It’s exciting—and very hip—to talk about Uber and Lyft and Taskrabbit, but the promise and risks of these companies isn’t new. For centuries, technological advances have helped create new wealth and have increased GDP. But it is policy – rules and regulations – that will determine whether workers have a meaningful opportunity to share in that new wealth.
A century ago, the industrial revolution radically altered the American economy. Millions moved from farms to factories. These sweeping changes in our economy generated enormous wealth.
They also wreaked havoc on workers and their families. Workplaces were monstrously unsafe. Wages were paltry and hours were grueling.
America’s response wasn’t to abandon the technological innovations and improvements of the industrial revolution. We didn’t send everyone back to their farms. No. Instead, we came together, and through our government we changed public policies to adapt to a changing economy – to keep the good and get rid of much of the bad.
The list of new laws and regulations was long: A minimum wage. Workplace safety. Workers compensation. Child labor laws. The 40-hour workweek. Social Security. The right to unionize.
But each of these changes made a profound difference. They put guardrails around the ability of giant corporations to exploit workers to generate additional profits at any cost. They helped make sure that part of the increased wealth generated by innovation would be used to build a strong middle class.
Warren’s speech doesn’t answer all these questions, but at least it’s a beginning. It’s worth reading and using as a benchmark for what the U.S. might do, if it wanted to do something to maximize the creativity and minimize the destruction of this era.
Bonus, on why national-level policy would be useful:
Wherever possible, [we should] streamline laws at the federal level so that employers operating across state lines don’t have to jump through a crazy number of hoops when they employ workers from more than one state. A small business owner with workers in several states shouldn’t have to spend her valuable time struggling to master different state regulations.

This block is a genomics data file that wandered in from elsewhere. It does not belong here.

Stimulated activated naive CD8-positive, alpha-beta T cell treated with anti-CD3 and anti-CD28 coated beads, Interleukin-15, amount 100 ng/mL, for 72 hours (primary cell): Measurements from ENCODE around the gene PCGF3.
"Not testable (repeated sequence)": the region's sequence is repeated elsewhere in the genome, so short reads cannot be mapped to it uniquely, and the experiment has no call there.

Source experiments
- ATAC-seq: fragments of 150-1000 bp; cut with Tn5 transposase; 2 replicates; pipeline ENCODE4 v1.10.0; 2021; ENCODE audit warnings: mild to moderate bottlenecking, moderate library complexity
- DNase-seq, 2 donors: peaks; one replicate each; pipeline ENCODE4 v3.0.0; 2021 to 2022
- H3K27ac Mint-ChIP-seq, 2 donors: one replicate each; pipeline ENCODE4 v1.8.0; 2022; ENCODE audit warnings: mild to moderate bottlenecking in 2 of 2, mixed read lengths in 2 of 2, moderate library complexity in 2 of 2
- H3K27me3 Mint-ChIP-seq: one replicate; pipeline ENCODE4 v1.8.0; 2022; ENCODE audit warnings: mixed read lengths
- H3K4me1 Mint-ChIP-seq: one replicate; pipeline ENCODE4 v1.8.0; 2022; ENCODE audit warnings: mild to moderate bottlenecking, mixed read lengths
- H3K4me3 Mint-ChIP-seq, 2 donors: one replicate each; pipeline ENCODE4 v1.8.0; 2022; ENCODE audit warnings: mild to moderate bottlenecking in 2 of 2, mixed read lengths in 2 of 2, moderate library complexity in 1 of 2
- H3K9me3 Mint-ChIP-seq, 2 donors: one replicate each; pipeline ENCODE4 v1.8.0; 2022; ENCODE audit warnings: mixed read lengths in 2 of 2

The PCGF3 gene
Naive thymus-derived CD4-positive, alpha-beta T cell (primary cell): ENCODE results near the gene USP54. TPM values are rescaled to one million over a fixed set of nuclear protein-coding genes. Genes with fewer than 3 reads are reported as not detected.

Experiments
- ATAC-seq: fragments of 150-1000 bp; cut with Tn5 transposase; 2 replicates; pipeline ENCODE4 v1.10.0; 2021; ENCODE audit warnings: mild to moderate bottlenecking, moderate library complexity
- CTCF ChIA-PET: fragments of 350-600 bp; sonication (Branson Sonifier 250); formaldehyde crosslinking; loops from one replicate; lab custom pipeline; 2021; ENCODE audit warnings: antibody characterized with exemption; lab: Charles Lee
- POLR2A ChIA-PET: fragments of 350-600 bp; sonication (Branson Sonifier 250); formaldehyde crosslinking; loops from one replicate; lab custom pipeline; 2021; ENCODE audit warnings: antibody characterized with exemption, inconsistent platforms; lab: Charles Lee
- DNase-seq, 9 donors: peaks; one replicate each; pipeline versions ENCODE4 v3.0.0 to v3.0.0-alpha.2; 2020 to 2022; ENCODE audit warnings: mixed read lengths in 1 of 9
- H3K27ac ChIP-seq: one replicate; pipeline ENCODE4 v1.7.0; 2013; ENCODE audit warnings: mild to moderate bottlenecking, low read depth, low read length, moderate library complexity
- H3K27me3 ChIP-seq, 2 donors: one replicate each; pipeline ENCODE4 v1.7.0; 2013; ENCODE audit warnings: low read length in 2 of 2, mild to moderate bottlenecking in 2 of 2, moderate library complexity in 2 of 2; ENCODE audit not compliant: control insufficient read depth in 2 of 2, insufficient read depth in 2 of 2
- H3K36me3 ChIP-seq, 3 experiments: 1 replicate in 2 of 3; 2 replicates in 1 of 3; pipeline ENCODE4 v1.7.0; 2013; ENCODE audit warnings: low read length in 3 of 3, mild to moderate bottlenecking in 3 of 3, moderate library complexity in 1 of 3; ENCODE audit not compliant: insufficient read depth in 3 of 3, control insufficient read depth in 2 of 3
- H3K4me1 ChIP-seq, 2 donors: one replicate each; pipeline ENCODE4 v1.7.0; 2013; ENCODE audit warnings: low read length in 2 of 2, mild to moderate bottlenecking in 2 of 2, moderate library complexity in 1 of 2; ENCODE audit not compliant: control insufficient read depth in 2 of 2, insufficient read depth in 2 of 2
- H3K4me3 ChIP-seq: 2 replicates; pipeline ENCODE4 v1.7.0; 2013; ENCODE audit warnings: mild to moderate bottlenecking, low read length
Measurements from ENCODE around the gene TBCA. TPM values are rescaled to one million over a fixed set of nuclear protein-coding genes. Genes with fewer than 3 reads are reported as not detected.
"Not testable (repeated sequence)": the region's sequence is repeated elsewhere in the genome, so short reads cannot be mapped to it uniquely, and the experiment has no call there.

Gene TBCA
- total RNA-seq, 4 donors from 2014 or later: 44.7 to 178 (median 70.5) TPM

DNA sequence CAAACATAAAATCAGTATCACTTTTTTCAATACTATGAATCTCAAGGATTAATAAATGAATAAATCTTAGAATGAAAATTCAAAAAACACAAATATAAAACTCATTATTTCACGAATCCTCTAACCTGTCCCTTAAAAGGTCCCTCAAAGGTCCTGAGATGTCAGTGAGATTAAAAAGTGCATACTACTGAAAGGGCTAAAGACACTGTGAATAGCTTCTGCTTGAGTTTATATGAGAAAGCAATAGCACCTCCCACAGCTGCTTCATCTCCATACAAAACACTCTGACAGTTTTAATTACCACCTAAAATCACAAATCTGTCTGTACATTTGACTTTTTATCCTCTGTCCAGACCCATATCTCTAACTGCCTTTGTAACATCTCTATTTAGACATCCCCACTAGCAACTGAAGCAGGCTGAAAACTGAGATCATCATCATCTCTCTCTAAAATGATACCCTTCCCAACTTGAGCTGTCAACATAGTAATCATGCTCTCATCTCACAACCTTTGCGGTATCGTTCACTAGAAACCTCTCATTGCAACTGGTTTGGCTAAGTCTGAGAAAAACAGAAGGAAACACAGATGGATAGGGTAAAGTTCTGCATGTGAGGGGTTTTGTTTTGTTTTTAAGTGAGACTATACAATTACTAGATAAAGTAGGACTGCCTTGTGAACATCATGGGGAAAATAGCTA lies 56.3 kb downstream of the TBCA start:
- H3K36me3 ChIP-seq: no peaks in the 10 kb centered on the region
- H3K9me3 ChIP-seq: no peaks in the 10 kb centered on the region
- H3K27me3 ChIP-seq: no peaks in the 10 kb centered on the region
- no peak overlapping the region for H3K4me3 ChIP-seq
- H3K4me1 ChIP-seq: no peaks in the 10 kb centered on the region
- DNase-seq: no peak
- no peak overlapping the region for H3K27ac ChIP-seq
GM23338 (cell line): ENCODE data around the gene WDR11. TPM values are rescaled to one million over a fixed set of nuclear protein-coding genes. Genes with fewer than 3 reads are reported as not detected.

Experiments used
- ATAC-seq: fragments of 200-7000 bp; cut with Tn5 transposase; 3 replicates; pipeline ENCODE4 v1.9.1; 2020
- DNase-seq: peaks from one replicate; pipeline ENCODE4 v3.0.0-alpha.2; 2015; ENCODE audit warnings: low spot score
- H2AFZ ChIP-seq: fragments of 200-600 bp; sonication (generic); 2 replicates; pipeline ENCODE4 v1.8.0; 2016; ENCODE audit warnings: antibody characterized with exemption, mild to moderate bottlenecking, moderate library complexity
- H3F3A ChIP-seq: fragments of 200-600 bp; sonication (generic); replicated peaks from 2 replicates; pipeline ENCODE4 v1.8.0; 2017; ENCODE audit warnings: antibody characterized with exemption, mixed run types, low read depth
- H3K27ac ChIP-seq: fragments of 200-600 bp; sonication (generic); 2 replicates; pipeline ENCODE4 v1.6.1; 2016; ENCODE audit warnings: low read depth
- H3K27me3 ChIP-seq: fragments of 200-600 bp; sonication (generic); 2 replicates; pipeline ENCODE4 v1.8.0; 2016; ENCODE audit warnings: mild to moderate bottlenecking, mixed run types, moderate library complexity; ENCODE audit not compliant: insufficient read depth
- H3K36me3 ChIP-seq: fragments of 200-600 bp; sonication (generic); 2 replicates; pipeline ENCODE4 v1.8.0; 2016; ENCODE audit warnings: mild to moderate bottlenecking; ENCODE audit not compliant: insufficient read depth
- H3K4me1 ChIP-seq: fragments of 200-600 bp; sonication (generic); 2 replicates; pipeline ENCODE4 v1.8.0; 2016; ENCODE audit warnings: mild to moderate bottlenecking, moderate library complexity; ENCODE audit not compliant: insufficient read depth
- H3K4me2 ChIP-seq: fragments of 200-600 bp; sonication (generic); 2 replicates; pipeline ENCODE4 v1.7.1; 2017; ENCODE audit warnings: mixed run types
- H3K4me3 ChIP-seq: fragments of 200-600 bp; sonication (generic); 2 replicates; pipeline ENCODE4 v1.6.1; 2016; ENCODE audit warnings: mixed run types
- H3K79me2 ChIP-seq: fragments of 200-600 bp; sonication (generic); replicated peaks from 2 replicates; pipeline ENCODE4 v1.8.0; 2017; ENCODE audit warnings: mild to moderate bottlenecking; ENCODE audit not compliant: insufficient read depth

After Warren, Senator Jeff Flake, of Arizona, also spoke at the conference. I don’t see any version of his speech online any place right now, but if you come across it sometime: please compare his version of a “response” to today’s challenges with Warren’s.
For the record: #1, I’m involved with New America, having been the chairman of its board for its first eight years of existence (and still being on the board). #2, one of my sons is a director at Uber.
Americans … are strikingly pessimistic about the national economy yet comparatively upbeat about their own financial circumstances.
Just 42 percent of adults describe the U.S. economy as good, according to a survey released Wednesday by The Associated Press-NORC Center for Public Affairs Research. But two-thirds say their own households are faring well.
Ongoing theme in this space: the United States faces serious economic, political, and social challenges in this, its Second Gilded Age. But surprisingly large numbers of individuals, families, communities, and institutions feel as if the parts of the country they experience directly are figuring out ways to deal with the challenges, rather than just being crushed. Meanwhile the media and political temper of the times leads many people to assume that their local successes must be fortunate anomalies in a landscape that overall is bleak.
Serious challenges, yes; bleakness, no — this is something people recognize about their own communities, and I think should about the country.
On the value-of-upbeatness front, I’ll take this opportunity to note that today would have been the 91st birthday of my father, Dr. James A. Fallows, known in his boyhood, for good reason, as Sunny Jim.
Short version of his analysis: most Americans think that they themselves are doing better, but the country as a whole is going to hell:
What is equally striking about this election year is how little this growing economic optimism has affected broader assessments of the direction of the country.
Matthew Yglesias in Vox says more about John Sides’s findings too. Including this point on how there can be a politically salient expression of rage by some part of the electorate, when on the whole Americans are not feeling betrayed or left behind:
Obviously an average is an average (it is worth noting that the positive trend is evident for all income groups), and in a big country you can still have enormous pockets of anger and discontent alongside an overall atmosphere of placidity.
In most domains that aren't politics, attracting a passionate minority following is a perfectly good business strategy. It's a great way to secure ratings for a television show, for example, whether it's The Apprentice or The Sean Hannity Show. But in politics you need a majority, and it doesn't seem to be the case that the majority is feeling some historically anomalous level of economic discontent.
More explanation another time (I’m on the road overseas) — or, you can check out my March issue article, or the other items in this thread. Sketched-out hypothesis: having been caught by surprise (as I was too) by Trump’s popularity, many reporters over-interpreted it to believe that most Americans (as opposed to an important minority) were as convinced as he was that the country was in ashes and that nothing went right any more.